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Ancient seagrass (aka neptune grass) is believed to be tens of thousands of years old and yet it may be at threat for extinction as a result of climate change. In this article we take a dive deep below the sea to find out what’s growing on the ocean floor and to better understand the most recent findings in regard to this ancient oceanic organism and its importance.
What is Neptune Grass?
Sea grasses are a group of flowering plants that belong to a number of different plant families including: zosteraceae, posidoniaceae, cymodoceaceae and hydrocharitaceae. Every plant in the sea grass group belongs to the order Alismatales and they all demand salt water environments to thrive. For the purpose of this article we will be looking at Posidonia oceanic (aka neptune grass).
What is Posidonia Oceanic?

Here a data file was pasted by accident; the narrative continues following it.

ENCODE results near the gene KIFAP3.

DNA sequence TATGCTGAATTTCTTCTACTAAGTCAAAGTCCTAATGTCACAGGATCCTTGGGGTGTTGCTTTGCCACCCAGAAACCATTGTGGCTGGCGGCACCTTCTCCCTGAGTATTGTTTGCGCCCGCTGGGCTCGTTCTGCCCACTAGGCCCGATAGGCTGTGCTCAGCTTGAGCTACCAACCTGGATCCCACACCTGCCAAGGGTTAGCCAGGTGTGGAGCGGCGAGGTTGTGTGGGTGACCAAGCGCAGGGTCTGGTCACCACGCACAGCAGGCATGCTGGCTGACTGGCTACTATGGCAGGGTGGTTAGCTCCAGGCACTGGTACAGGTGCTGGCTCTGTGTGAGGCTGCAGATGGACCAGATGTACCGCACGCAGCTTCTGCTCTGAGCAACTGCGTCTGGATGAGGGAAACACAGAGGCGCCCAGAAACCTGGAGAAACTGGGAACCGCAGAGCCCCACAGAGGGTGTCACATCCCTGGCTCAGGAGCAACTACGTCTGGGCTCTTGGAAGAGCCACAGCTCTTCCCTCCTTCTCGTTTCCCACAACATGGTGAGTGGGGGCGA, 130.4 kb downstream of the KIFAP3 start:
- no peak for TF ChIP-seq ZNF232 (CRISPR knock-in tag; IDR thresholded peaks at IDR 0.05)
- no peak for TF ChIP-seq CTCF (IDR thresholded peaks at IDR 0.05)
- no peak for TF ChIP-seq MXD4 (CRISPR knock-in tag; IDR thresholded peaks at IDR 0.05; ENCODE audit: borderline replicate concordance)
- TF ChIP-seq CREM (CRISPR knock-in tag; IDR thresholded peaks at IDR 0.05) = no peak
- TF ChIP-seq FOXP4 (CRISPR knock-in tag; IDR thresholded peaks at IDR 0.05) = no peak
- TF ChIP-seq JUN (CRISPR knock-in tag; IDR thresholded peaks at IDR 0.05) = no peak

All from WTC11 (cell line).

Posidonia oceanic is a member of the family Posidoniaceae. There are a number of species of sea grass in the Posidoniaceae family including: Posidonia angustifolia, Posidonia australis Hook.f., Posidonia coriacea, Posidonia denhartogii, Posidonia kirkmanii, Posidonia oceanica (L.) Delile, Posidonia ostenfeldii, Posidonia robertsoniae and Posidonia sinuosa. This particular family of neptune grass is found in the Mediterranean sea. Posidonia oceanic is more commonly known as Neptune Grass or Mediterranean tapeweed and grows in large meadows that play a significant role in the Mediterranean ecosystem. Posidonia oceanic grows in tufts of grass that are around five feet long and can grow in depths of water between 3.3 to 115 feet deep.
What is the Significance of Posidonia Oceanic?